In advance of Earth Day 2016, the Capitol Hill EcoDistrict — a neighborhood sustainability and community development project led by Capitol Hill Housing — has released its EcoDistrict Index update of neighborhood sustainability based on data from the previous year. Overall, the update bears mostly good news for the area around Capitol Hill with a smidgen of bad.
One of the more surprising measurements? When it comes to usage of Metro buses, the update showed a negative trend, with a small decrease of use as measured by the index in 2015 compared to 2014, judging from Metro’s route and stop specific ridership data.
“Originally, when we were looking at those numbers, it was puzzling,” said EcoDistrict senior planner at Capitol Hill Housing, Alex Brennan. “More people are walking and biking … but then we looked at the actual use data for Metro — that’s going down a bit.”
But the Capitol Hill EcoDistrict team are attributing this to the cuts. updates, and optimizations to Metro service (like the 47), that kicked into gear in 2014. Brennan said that they looked at Metro ridership data from February through May of 2015, a timeframe that fell just short of when cut routes were restored in the summer and fall of the same year.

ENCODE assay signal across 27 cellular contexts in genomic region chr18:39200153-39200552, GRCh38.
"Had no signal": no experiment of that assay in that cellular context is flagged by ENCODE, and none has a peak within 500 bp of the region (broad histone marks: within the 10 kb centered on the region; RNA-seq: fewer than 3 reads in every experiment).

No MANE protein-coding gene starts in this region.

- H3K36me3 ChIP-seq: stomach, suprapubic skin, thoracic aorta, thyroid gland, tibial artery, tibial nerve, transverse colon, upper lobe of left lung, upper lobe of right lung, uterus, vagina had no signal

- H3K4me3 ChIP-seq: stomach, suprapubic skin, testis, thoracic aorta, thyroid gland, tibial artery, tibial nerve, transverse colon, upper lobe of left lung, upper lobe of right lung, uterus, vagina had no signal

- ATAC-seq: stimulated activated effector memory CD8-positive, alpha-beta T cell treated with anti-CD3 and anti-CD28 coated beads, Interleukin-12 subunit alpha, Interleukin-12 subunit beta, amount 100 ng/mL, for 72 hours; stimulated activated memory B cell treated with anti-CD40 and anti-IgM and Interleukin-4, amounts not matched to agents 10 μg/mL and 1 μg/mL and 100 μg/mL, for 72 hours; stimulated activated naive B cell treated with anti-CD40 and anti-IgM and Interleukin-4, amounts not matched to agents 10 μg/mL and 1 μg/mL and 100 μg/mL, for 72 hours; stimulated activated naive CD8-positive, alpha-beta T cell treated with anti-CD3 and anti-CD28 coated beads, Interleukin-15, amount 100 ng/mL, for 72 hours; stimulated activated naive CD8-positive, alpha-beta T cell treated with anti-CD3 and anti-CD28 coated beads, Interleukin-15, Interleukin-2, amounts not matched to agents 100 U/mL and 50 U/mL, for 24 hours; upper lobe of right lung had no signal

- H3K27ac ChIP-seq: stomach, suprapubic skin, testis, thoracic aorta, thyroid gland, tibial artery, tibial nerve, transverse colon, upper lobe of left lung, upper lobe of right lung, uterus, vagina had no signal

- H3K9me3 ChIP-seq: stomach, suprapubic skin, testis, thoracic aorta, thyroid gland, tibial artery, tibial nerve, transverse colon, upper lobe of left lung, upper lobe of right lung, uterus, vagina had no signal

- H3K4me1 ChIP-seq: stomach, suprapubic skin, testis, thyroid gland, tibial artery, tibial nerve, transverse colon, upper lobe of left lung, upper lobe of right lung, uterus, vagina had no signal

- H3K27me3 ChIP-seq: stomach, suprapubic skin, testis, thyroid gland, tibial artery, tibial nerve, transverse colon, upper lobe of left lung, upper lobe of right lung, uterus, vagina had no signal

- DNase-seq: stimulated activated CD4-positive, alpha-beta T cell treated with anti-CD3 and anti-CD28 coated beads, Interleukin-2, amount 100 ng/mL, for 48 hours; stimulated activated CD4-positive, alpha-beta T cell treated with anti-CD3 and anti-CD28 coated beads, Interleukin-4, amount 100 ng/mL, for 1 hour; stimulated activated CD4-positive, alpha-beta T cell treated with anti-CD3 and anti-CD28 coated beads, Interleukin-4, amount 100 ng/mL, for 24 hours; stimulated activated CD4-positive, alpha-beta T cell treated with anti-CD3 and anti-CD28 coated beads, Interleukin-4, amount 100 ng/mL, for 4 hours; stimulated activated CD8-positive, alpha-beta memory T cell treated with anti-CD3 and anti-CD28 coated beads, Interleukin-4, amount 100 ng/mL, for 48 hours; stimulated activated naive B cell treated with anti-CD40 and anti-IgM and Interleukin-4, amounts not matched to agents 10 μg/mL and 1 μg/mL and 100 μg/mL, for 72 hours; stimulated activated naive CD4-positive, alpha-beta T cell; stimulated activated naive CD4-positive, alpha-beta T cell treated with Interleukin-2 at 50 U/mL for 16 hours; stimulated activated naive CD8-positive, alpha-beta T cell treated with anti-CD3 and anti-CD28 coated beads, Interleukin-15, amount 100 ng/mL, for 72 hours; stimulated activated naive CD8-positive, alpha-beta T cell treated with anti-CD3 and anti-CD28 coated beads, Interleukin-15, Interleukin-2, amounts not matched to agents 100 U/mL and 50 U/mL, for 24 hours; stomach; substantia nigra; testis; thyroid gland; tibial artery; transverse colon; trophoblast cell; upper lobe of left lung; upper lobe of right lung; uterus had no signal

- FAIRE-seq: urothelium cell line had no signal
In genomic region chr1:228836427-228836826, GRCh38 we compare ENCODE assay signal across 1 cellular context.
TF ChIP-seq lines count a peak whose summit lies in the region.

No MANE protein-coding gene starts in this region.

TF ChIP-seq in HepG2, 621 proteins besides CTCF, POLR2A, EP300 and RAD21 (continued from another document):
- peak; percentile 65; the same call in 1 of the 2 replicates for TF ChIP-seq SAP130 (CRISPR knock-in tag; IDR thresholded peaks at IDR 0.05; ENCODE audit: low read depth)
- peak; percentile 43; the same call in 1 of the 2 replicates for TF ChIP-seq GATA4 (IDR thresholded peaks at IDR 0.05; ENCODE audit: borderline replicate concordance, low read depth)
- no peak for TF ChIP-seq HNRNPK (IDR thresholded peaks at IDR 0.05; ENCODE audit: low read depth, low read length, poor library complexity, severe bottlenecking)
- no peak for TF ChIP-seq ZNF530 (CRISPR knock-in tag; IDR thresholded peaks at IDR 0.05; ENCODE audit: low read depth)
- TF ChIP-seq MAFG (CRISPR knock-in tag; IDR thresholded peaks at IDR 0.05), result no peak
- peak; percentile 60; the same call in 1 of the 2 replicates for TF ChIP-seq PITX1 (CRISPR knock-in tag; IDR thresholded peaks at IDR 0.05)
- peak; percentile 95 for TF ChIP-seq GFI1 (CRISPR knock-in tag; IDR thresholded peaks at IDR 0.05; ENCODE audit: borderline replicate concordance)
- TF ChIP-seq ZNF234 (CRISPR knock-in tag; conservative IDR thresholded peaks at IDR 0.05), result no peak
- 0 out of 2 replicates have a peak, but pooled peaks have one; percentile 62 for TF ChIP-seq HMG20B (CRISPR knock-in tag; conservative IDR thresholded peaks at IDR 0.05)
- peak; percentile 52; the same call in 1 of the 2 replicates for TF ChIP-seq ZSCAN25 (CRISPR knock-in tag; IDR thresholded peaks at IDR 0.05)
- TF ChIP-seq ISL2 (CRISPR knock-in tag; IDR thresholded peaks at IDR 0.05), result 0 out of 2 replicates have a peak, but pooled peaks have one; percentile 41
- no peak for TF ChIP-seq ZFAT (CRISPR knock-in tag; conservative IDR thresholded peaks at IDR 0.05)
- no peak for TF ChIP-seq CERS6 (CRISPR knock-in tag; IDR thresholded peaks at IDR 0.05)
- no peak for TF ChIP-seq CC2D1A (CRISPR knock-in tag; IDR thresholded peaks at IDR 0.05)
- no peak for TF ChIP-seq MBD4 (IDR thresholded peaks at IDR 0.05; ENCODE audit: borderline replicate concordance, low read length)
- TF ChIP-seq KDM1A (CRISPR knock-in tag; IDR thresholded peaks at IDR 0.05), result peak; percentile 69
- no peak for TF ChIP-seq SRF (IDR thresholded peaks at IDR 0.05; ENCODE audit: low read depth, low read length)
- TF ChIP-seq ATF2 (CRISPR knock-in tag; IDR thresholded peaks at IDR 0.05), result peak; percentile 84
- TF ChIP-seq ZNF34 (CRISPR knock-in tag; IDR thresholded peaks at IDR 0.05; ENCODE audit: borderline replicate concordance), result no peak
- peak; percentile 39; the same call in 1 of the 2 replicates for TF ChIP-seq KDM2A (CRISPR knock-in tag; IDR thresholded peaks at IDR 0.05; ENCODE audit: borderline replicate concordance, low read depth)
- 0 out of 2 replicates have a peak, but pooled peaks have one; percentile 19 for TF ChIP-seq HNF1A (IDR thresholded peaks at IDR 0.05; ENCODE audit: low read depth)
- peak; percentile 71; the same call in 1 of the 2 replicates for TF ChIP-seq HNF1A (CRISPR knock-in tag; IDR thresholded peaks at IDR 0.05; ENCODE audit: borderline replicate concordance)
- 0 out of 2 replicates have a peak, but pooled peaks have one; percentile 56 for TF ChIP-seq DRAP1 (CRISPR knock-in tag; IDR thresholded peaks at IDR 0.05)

“If we had gone another month or two we’d probably seen different kinds of numbers,” said Brennan, adding that with the cut Metro routes restored and the opening and heavy usage of the Capitol Hill light rail station, next year’s Index update will be both more representative of transit usage and promise.
(Image: Capitol Hill EcoDistrict)
The Index, which uses a set of metrics and data from various sources to judge the neighborhood’s progress in achieving sustainability targets (like achieving zero annual traffic collision related fatalities and reducing the rate of car commuting), showed positive trends in both neighborhood transportation modal choices, street safety, and usage of the local farmers market held outside Seattle Central College on Broadway.
The green Hill loves the local farmers market, which, according to annual individual transaction totals, showed a 23% increase in shoppers in 2015 from 2014. And a quarter of these shoppers used EBT and WIC food assistance money to purchase goods via the market’s Fresh Bucks Program. Continue reading